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The setting is undergraduate students in Computer Science, a course in Discrete Mathematics (first proof-oriented course they take, they had a mostly computation oriented first course in calculus).

As examples I need nice proofs using contradiction. The typical proof that $\sqrt{2}$ is irrational is standard fare, but they seem not to "see" the contradiction clearly, so any hints at making that one clearer would be appreciated.

The restriction is also that not much more than high-school algebra (and perhaps a dash of common sense) is required.

Bonus points for proofs that aren't obviously "mathematical" (i.e., no algebra, no formulas).

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marked as duplicate by Matt F., JPBurke, JoeTaxpayer, Benjamin Dickman, Ilmari Karonen Jun 16 at 13:02

This question has been asked before and already has an answer. If those answers do not fully address your question, please ask a new question.

    
@MattF. Had forgotten about that one :-( –  vonbrand Jun 15 at 23:16
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While the title of the question is the same as other one, I think a not insignificant difference is the mention of the audience being CS majors. While the accepted answer at the linked page lists a number of great proofs by contradiction, based on my experience teaching CS kids discrete math, you'll have a hard time convincing them of the value of the technique without making it relevant. I often motivate it through games like minesweeper, too. –  ncr Jun 16 at 0:19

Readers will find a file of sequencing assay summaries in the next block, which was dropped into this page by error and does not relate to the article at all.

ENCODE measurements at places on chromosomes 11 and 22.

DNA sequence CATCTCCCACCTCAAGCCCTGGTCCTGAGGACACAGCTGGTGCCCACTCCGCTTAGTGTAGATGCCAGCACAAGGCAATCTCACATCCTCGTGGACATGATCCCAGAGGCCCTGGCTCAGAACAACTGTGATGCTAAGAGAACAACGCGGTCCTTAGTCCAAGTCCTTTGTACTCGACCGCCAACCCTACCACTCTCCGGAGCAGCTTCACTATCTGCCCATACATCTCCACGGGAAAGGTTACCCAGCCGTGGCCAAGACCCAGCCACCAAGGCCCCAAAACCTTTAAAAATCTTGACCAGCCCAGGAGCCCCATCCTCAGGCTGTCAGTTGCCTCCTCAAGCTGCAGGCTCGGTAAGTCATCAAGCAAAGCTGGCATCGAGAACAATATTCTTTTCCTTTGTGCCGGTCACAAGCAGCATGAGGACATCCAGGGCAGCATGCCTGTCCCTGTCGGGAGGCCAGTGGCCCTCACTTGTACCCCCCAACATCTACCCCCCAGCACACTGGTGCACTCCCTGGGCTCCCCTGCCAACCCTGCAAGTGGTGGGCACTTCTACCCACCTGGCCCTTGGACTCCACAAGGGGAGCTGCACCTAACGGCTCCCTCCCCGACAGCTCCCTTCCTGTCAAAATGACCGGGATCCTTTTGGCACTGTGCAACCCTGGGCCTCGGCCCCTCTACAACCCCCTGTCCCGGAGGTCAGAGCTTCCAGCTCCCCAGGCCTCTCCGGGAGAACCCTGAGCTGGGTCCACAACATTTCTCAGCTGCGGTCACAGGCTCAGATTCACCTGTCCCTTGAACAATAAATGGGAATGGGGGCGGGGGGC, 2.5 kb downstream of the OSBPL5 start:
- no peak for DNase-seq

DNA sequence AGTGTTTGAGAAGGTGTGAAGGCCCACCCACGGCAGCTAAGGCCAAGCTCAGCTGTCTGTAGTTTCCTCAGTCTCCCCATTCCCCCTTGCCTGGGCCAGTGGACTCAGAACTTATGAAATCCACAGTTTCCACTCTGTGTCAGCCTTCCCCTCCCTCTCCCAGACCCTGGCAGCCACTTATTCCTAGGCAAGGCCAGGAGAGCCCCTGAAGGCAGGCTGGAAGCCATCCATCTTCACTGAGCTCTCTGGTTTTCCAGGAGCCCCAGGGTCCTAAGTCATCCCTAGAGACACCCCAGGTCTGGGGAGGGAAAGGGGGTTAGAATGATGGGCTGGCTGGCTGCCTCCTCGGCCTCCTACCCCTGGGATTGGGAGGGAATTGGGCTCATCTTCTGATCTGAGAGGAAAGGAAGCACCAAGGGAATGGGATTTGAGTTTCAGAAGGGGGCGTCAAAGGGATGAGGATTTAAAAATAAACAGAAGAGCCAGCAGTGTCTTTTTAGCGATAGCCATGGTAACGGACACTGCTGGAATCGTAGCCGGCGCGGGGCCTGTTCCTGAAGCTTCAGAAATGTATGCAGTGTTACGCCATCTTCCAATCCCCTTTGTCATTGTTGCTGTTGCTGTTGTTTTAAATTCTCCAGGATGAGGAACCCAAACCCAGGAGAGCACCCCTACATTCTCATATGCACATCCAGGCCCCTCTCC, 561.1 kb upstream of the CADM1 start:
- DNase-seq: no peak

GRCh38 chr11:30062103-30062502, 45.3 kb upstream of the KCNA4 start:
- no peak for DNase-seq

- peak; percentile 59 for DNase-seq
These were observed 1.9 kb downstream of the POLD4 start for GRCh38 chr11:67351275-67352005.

3 Answers 3

Here's one that I use in an analogous course I teach: A lossless compression algorithm that makes some files smaller must make some (other) files larger.

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This is basically an application of the pigeonhole principle, and the proof-by-contradiction part is essentially about proving a particular case of this principle. I do agree, though, that if you goal is to illustrate proof by contradiction, it may be more effective to skip the pigeonhole principle as an intermediate step. –  Ilmari Karonen Jun 16 at 0:15
    
Yes, I agree. However, I tend not to invoke the pigeonhole principle by name when I'm working out this proof. –  ncr Jun 16 at 0:49

If you don't mind probability-related problems, this one works pretty well.

Suppose $A$, and $B$ are sets in $S$. Then $A \cap B$, $A \cap B^C$, $A^C \cap B$ and $A^C \cap B^C$ partition $S$.

The proof by contradiction is in showing that the members of the partition are disjoint. Suppose, for example that $A \cap B$ and $A \cap B^C$ are not disjoint. Then there is some element $x \in S$ that belongs to both sets. But $x$ must be an element of both $B$ and $B^C$. The only such set is the null set. Therefore, $A \cap B$ and $A \cap B^C$ are disjoint. Note now that any pair of partition elements have at least one set and its complement, and so the partition members are disjoint.

That they jointly cover $S$ is obvious, for any $x \in S$ must belong to $A$ or $A^C$ by definition.

This can also be done with Boolean (set) algebra, but in teaching Bayes' rule I find that this argument is more persuasive.

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Euclid's proof of the infitude of primes in generally considered a classic. I also think very fondly of proofs where one is to prove, say, $x \le y$, and assumes $x > y$.

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Euclid's original proof was not a proof by contradiction. Look it up, it's Book IX, Proposition 20. –  Dag Oskar Madsen Jun 15 at 22:40
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Hm, I see, that is a fairly common misconception, then. –  Andrew Thompson Jun 15 at 22:42

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